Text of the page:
Many times, in-house IT staff are reluctant to embrace cloud technology as they worry that they are outsourcing their own jobs and therefore becoming redundant (blackstratus.com).  While it is true that there may be restructuring involved with the implementation of cloud services, a company can very easily move existing IT staff into positions that allow them to pay closer attention to more important problems, increasing the security of the company overall.  

The last concern mentioned by Blackstratus is a valid one, and is that of data loss (blackstratus.com).  Unfortunately, this is a concern that is not specific to cloud servers, but is a problem that plagues most companies at most times.  However, the usage of cloud services does come with its own set of problems surrounding data loss, and therefore the risk of data loss through cloud services does need to be addressed, though it is certainly not the only valid security concern.  At the 2016 annual Cloud Security Alliance conference, there were 12 security risks mentioned as the “Treacherous 12” cloud security risks, which were defined as follows, in order of decreasing severity: data breaches, weak identity, credential and access management, insecure APIs, system and application vulnerabilities, account hijacking, malicious insiders, advanced persistent threats, data loss, insufficient due diligence, abuse and nefarious use of cloud services, denial of service, and shared technology issues.  The following section will address each of these points, describing the issue as well as ways to mitigate them as a security risk when using cloud services.  

Data Breaches

Data breaches occur when controlled information is viewed or stolen from a cloud server.  Because data is so valuable to many groups of people - hackers, activists, or malicious insiders - it is always going to be a top concern for companies.  There are two main causes of data breaches, which are lack of encryption of data and multifactor authentication, both of which are easily dealt with at the company-level.  

Weak Identity, Credential and Access Management

Weak identity is a major source of malicious activity.  Weak password is very easy to correct by using a system that enforces strong password creation, and includes user education that instructs on proper password creation and pitfalls to avoid — such as reusing old passwords or writing them down and storing them where they may be discovered by third-parties.  Access management systems must be able to adapt to constantly changing personnel within a company, and be able to handle changes in permission rights quickly and efficiently.  Credentials and keys can become weak if they aren’t stored securely, or if they aren’t used correctly.  Any weaknesses in any of these areas allows attackers an easy point to breach data.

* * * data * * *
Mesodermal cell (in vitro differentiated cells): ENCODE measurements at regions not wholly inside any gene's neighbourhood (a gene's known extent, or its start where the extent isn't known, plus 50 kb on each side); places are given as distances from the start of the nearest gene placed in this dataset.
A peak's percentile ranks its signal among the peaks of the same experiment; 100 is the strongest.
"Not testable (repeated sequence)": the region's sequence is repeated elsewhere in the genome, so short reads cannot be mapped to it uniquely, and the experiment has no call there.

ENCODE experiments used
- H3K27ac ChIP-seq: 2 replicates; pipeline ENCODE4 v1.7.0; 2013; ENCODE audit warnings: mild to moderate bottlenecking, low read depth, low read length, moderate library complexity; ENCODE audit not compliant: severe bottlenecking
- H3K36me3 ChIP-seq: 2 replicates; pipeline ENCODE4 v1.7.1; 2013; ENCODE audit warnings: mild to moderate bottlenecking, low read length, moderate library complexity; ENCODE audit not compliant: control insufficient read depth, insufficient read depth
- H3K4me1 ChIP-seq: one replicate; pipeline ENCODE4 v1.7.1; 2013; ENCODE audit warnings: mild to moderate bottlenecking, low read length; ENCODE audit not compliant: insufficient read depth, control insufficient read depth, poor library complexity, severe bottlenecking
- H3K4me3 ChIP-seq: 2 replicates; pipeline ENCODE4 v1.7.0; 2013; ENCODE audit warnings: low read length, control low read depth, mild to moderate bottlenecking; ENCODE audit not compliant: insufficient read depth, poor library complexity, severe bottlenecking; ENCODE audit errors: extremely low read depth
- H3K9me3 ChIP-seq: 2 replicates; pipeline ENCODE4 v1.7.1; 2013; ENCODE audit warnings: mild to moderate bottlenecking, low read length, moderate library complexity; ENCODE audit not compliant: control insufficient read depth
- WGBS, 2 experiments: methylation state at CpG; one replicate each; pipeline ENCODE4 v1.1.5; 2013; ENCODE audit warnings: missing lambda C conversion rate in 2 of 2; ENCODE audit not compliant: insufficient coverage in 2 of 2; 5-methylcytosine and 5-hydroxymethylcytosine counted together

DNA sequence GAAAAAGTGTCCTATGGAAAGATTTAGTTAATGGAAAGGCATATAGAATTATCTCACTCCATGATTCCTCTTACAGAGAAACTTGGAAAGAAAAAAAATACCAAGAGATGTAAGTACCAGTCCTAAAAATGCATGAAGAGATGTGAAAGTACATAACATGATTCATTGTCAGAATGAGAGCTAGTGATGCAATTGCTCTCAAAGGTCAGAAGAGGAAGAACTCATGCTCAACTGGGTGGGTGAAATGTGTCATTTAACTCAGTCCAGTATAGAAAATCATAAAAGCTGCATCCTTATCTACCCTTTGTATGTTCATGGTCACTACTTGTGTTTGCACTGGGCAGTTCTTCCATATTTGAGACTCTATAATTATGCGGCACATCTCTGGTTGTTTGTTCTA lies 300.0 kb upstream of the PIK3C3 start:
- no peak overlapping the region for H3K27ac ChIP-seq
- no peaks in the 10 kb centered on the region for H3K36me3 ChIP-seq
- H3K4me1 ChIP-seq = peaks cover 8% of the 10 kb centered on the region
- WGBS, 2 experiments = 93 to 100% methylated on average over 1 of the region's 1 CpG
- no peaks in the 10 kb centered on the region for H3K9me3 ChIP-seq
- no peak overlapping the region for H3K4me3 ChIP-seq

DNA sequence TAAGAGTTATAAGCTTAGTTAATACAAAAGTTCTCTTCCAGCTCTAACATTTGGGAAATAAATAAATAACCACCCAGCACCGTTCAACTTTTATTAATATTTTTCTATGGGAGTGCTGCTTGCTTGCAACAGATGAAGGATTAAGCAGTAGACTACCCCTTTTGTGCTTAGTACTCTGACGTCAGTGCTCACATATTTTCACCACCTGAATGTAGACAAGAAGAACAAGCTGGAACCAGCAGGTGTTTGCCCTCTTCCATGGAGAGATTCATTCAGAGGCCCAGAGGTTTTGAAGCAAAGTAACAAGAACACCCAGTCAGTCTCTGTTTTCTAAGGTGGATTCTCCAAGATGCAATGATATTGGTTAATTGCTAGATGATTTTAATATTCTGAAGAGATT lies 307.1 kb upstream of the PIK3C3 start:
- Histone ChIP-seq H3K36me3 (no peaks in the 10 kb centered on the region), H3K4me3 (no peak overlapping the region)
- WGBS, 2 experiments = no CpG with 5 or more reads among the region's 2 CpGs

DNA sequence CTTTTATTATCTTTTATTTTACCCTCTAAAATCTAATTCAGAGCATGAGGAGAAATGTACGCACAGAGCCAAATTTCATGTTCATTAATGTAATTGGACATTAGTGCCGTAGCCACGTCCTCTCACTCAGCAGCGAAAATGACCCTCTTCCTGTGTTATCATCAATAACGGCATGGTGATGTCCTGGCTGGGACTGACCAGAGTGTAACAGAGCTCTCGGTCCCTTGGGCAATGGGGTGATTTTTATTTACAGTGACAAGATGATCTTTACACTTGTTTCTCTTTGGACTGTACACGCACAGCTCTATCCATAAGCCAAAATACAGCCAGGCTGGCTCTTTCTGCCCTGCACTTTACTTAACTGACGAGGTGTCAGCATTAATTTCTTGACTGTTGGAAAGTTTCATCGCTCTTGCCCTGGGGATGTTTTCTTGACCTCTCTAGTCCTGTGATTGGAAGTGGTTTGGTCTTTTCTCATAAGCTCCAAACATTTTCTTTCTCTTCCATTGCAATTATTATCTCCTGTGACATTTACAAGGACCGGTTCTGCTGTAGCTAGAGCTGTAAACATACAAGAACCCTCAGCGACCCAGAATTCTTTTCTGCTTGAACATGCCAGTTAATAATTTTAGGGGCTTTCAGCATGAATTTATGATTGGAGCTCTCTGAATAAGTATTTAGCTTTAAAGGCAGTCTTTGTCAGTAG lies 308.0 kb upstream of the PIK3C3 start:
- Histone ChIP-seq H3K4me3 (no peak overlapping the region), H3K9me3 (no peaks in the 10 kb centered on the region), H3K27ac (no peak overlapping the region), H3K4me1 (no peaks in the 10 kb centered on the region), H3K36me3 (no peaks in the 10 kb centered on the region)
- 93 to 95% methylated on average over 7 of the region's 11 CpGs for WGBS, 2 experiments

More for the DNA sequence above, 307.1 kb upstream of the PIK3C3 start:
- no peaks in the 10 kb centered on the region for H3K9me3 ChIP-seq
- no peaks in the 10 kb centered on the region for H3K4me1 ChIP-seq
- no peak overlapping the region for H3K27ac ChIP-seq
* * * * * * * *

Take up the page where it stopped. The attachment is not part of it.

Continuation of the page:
Insecure APIs

Application programming interfaces (APIs), as well as user interfaces (UIs) allow a user to interact with a program and what gives a user access to cloud services.  If these aren’t secure, the entire process becomes a security threat.  They are constantly being updated, and often times third-party services require access to the system to make changes, which makes it more vulnerable to attack or even to accidental misuse.  Care must be taken to ensure security is updated as quickly as changes are made to APIs and UIs, as well as preventative measures taken, such as threat modeling and penetration testing (Treacherous 12).  

System and Application Vulnerabilities

Bugs in systems and applications are nothing unique to cloud servers, they are well known to exist in all computer systems, and have only become more prevalent with the advent of networked computers, which can allow remote access to systems that were previously insulated from outside attack.  Additionally, cloud usage can potentially expose all the computers that are interconnected within the cloud network, risking much more data than that from just one computer.  The same solutions for this exist as for singular systems, which are ensuring robust security plans are in place at all times, as well as competent IT staff that are ready to deploy emergency contingency plans as soon as a problem arises.   

Account Hijacking

Account hijacking, like system bugs, is something that is seen in all spheres of computer realms, not just cloud services.  This happens as a result of stolen credentials, which can occur from a variety of sources, be it social engineering, or data stolen from other websites from a user who reuses passwords across sites.  Once an account is compromised, it is possible to snoop on all of the activities of the user and control whatever aspects of the system are beneficial to the attacker.  This can be prevented by two-factor authentication and strong password use that are unique to sensitive profiles rather than being used for multiple sites and user profiles.  

Malicious Insiders

The threat from malicious insiders will always exist and should be a valid area of concern for private companies.  Cloud service providers may pose a significant threat of damage from malicious insiders if a company using their services doesn’t have enough oversight.  They should constantly be running audits which include tracking users and their activities to prevent from malicious attacks, as threats can come from system administrators, tech-savvy insiders, disgruntled employees, or ignorant and incompetent employees (cloudtweak.com).